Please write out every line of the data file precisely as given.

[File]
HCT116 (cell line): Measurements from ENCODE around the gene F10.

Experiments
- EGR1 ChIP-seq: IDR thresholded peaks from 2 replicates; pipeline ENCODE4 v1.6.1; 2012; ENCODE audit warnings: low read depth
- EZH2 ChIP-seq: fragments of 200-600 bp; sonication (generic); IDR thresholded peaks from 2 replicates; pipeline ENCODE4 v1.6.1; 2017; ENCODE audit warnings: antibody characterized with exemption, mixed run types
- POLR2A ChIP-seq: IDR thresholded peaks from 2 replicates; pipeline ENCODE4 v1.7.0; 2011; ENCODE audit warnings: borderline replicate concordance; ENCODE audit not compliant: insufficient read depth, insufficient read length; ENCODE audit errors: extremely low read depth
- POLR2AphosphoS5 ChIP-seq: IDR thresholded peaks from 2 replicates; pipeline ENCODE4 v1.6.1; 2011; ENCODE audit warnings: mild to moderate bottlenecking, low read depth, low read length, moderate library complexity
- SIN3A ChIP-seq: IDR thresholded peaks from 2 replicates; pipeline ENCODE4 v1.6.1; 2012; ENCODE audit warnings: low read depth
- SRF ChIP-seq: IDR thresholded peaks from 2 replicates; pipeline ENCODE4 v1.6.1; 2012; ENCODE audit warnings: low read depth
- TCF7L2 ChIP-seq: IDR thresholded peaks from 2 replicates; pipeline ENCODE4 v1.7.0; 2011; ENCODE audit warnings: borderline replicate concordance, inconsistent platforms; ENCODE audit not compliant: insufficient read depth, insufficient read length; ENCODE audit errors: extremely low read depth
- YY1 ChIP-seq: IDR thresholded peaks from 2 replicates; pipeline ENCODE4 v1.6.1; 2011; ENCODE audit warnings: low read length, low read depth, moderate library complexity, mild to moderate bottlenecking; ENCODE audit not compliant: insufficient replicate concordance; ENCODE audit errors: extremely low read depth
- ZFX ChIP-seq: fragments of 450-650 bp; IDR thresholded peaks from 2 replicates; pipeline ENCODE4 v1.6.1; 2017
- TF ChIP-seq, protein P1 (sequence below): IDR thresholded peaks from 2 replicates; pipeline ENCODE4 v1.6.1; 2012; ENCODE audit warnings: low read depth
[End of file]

HCT116 (cell line): Measurements from ENCODE around the gene F10.

Experiments
- EGR1 ChIP-seq: IDR thresholded peaks from 2 replicates; pipeline ENCODE4 v1.6.1; 2012; ENCODE audit warnings: low read depth
- EZH2 ChIP-seq: fragments of 200-600 bp; sonication (generic); IDR thresholded peaks from 2 replicates; pipeline ENCODE4 v1.6.1; 2017; ENCODE audit warnings: antibody characterized with exemption, mixed run types
- POLR2A ChIP-seq: IDR thresholded peaks from 2 replicates; pipeline ENCODE4 v1.7.0; 2011; ENCODE audit warnings: borderline replicate concordance; ENCODE audit not compliant: insufficient read depth, insufficient read length; ENCODE audit errors: extremely low read depth
- POLR2AphosphoS5 ChIP-seq: IDR thresholded peaks from 2 replicates; pipeline ENCODE4 v1.6.1; 2011; ENCODE audit warnings: mild to moderate bottlenecking, low read depth, low read length, moderate library complexity
- SIN3A ChIP-seq: IDR thresholded peaks from 2 replicates; pipeline ENCODE4 v1.6.1; 2012; ENCODE audit warnings: low read depth
- SRF ChIP-seq: IDR thresholded peaks from 2 replicates; pipeline ENCODE4 v1.6.1; 2012; ENCODE audit warnings: low read depth
- TCF7L2 ChIP-seq: IDR thresholded peaks from 2 replicates; pipeline ENCODE4 v1.7.0; 2011; ENCODE audit warnings: borderline replicate concordance, inconsistent platforms; ENCODE audit not compliant: insufficient read depth, insufficient read length; ENCODE audit errors: extremely low read depth
- YY1 ChIP-seq: IDR thresholded peaks from 2 replicates; pipeline ENCODE4 v1.6.1; 2011; ENCODE audit warnings: low read length, low read depth, moderate library complexity, mild to moderate bottlenecking; ENCODE audit not compliant: insufficient replicate concordance; ENCODE audit errors: extremely low read depth
- ZFX ChIP-seq: fragments of 450-650 bp; IDR thresholded peaks from 2 replicates; pipeline ENCODE4 v1.6.1; 2017
- TF ChIP-seq, protein P1 (sequence below): IDR thresholded peaks from 2 replicates; pipeline ENCODE4 v1.6.1; 2012; ENCODE audit warnings: low read depth